Tree of Life, Harrison Lane, Ultimo, 2019

Memory Tree by Xia Hang installed in Ultimo, Sydney.

Artist: Xia Hang, Beijing

Client: TWT Properties

Landscape Design: Taylor Brammer

Lighting: Electrolight

Play Consultant: Fiona Robbe

Engineering: Event Engineering

Referencing the wheels of industry that dominated Ultimo’s past, now stands a tree of life. On this site, stood the original Bushells Tea & Coffee factory and warehouse from 1920 – 1964. It typified Ultimo’s important industrial identity – one that powered NSW into the 20th century. When Bushells relocated a new TAB headquarters was built here where for 50 years State run gambling was administered. Beijing artist Xia Hang, uses the tree with its rich red veins, to breathe new life into Ultimo.

Xia Hang has never let go of his boyish sense of play, imaginatively disassembling and re-assembling things like insects, plants and machines. His intricate stainless steel sculptures conjure up childhood memories of puzzles, Legos and transformers. Like a complex 3D jigsaw puzzle, there are over three thousand parts to this work. Maintaining the interactive spirit of build-able toys, the sculpture can be disassembled and its parts assembled again to create the piece. A more reflective approach to the process of his making Xia Hang reminds us ”that when you dismantle a temple, you are nearer to Buddha”.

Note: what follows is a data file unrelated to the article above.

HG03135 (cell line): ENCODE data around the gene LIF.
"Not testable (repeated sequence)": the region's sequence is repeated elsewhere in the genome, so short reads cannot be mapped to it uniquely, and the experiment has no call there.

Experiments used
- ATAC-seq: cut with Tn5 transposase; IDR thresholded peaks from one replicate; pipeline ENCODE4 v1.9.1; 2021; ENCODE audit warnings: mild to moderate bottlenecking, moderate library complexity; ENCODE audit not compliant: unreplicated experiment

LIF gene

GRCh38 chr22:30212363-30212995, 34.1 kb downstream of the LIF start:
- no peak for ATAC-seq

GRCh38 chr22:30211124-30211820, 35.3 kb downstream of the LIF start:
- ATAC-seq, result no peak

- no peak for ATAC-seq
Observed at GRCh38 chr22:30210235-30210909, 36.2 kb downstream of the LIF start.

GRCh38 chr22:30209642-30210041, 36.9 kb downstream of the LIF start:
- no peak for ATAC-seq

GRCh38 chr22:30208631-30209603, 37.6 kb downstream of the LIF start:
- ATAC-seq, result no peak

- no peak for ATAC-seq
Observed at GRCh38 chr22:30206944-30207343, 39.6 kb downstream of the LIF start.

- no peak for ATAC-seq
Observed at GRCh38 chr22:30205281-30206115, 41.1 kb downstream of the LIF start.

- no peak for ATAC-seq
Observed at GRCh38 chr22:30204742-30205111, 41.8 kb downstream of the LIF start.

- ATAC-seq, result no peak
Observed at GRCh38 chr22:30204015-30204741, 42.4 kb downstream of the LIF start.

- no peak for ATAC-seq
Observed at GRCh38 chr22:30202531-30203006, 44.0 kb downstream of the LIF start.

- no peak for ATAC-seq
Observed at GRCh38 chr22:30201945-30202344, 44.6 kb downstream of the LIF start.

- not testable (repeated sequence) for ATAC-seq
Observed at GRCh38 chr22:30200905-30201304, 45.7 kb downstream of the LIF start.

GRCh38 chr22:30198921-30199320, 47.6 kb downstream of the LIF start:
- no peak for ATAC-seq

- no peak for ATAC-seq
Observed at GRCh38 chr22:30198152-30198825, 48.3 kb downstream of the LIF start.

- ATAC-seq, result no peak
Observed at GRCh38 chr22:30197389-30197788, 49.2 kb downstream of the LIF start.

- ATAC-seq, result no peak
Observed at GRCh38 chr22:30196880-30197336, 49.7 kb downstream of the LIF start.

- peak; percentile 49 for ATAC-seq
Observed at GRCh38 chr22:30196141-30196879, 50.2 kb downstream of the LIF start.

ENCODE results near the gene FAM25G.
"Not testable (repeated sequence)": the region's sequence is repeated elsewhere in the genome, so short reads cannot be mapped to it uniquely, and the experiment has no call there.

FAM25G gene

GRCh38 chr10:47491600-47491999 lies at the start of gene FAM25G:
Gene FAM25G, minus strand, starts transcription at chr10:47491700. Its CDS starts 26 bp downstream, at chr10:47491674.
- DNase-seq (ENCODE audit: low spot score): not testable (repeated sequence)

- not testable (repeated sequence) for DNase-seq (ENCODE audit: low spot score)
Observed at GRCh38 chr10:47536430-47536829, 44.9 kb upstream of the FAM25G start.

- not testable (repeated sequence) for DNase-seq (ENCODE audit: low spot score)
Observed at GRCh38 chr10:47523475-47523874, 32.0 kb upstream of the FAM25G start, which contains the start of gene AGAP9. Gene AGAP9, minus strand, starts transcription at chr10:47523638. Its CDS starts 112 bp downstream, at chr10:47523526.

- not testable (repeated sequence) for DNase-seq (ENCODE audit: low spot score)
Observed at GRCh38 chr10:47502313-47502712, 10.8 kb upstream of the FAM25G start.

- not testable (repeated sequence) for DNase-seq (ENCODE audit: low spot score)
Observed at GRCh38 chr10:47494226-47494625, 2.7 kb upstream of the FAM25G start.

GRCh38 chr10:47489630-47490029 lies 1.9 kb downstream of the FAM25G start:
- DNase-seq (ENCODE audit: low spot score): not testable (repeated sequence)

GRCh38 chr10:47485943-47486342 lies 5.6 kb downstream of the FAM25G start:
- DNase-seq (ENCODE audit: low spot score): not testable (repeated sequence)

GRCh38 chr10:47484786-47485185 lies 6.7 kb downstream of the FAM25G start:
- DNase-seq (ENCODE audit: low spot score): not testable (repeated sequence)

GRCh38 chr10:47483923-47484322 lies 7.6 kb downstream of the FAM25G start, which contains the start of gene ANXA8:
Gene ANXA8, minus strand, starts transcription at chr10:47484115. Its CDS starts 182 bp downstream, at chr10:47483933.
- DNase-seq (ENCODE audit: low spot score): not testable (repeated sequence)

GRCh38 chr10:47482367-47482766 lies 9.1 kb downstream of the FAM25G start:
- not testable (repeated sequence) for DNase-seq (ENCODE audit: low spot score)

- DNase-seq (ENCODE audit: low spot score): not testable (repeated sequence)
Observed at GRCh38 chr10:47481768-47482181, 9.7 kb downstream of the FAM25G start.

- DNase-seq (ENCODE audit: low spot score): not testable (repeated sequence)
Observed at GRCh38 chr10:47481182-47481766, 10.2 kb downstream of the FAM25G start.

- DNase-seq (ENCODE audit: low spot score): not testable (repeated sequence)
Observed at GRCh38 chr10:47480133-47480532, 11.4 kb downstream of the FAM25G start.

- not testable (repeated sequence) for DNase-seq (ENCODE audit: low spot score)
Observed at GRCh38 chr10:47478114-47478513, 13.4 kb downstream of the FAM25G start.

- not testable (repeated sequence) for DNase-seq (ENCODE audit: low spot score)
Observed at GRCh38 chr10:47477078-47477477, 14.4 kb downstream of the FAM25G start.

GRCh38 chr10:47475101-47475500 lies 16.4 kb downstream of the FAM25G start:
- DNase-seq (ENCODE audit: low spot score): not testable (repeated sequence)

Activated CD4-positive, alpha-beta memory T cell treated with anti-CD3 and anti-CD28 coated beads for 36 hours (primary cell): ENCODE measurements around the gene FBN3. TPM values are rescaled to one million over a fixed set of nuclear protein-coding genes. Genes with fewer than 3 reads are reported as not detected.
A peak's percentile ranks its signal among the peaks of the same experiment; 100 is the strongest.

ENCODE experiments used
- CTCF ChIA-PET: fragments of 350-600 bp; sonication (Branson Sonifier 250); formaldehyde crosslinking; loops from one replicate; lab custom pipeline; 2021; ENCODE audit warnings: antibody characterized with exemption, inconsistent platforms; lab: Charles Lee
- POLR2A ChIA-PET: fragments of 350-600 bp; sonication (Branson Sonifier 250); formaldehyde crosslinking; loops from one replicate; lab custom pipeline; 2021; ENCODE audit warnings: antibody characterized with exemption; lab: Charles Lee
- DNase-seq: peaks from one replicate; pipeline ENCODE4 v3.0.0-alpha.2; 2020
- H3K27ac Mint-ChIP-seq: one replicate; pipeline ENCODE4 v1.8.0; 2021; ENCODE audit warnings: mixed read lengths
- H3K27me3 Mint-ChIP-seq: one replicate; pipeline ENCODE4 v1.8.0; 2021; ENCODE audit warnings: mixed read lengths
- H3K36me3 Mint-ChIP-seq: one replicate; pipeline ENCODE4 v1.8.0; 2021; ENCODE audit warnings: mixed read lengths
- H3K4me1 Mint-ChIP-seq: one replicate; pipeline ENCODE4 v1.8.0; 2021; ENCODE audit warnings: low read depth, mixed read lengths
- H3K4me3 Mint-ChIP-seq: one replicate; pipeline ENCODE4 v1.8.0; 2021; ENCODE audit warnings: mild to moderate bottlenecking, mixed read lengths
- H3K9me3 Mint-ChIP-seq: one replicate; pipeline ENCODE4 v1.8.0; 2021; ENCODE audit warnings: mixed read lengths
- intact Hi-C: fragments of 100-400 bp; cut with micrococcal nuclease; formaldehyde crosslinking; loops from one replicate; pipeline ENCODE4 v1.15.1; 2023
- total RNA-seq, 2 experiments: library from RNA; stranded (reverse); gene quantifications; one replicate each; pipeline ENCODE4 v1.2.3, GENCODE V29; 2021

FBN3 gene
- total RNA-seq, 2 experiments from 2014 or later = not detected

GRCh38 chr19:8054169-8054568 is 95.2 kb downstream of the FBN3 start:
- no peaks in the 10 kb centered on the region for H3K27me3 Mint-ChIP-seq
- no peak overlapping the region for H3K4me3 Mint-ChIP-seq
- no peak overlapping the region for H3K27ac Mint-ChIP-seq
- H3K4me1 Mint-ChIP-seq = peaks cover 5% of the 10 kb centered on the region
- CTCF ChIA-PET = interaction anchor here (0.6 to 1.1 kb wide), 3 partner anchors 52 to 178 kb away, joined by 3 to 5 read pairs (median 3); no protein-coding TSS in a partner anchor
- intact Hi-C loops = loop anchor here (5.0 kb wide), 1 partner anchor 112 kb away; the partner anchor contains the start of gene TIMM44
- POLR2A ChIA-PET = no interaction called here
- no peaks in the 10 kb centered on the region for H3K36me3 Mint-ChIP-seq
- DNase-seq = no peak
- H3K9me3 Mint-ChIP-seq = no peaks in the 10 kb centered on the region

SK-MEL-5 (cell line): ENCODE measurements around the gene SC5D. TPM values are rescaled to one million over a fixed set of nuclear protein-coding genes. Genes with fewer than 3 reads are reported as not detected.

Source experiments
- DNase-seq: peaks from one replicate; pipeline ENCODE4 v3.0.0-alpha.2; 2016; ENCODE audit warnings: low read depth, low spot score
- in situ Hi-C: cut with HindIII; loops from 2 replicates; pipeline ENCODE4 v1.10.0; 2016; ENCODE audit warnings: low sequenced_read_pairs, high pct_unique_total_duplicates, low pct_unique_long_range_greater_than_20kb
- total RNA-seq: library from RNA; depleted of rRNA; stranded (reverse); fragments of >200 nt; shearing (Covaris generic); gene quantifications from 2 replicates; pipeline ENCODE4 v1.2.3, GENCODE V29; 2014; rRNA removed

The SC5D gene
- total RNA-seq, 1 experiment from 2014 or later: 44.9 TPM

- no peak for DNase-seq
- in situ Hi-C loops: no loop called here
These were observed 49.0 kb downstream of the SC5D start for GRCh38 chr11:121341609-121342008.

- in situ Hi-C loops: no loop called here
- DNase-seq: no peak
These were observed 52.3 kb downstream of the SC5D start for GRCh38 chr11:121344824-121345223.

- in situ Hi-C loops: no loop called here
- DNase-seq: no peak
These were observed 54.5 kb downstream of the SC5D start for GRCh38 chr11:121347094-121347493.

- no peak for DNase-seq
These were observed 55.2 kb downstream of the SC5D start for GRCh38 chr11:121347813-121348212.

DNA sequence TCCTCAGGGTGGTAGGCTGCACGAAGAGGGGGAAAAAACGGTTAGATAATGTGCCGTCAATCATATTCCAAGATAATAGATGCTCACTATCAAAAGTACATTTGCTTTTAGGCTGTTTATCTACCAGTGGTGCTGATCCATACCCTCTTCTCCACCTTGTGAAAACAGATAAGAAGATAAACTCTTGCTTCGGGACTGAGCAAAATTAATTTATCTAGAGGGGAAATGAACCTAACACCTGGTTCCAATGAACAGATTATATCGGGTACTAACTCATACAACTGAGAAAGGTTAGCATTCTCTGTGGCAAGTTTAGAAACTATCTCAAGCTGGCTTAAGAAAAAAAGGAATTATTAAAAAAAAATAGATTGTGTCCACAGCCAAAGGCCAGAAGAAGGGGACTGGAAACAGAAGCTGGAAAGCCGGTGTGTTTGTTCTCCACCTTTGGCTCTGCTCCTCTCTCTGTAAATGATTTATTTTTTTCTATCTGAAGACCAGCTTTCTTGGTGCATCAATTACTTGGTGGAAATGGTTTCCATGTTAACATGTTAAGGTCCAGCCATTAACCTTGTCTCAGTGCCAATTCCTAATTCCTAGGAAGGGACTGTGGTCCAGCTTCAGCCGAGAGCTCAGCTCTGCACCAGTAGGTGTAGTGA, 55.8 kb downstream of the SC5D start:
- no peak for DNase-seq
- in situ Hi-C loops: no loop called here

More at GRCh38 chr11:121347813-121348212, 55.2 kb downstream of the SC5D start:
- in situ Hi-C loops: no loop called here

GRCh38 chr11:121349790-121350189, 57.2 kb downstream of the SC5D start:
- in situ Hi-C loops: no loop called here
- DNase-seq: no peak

Memory Tree captures Ultimo’s past and present by referencing two local interpretive themes – the area’s important industrial past and its transition to a new residential area.

This work originates from an amalgam of two different bodies of the artist’s work – one as a result of a commission from Swiss watch maker Maximilian Büsser in 2015, which Xia Hang immediately followed with a series of wall sculptures in 2015-16, that captured the brilliance of the human heart and lungs, depicting them as intricate Swiss watches. It was this body of work which drove my selection of Xia Hang.

The site – a new laneway with a somewhat brutal northern wall designed to buffer adjacent residents, as well as holding up the heritage terraces, spointed to a wall sculpture as the obvious direction for a public art work. Xia Hang responded well to the suggestion of a tree – as ‘the lungs of the world’ it is a life sustaining organ in an urban area. Memory Tree, with its blood vessels coursing through 3000 shiny silver mechanical parts, is both an organic and metaphysical depiction of a symbol that sustains life.

The 26 tetrahedron leaves add depth to the work, and create a myriad of reflections as day light dances across the space. Carefully considered night lighting renders a different appearance again, with Memory Tree transforming the laneway into an activated social space for the Ultimo community.

A Ginkgo tree – symbolizing longevity (the tree can live for a thousand years and of a more profound endurance four ginkgos survived the blast at Hiroshima and are still growing today), has been intentionally planted next to Memory Tree. The Ginkgo tree is an object of veneration in the East, a sacred tree with healing qualities, bearer of both hope and the immeasurable past.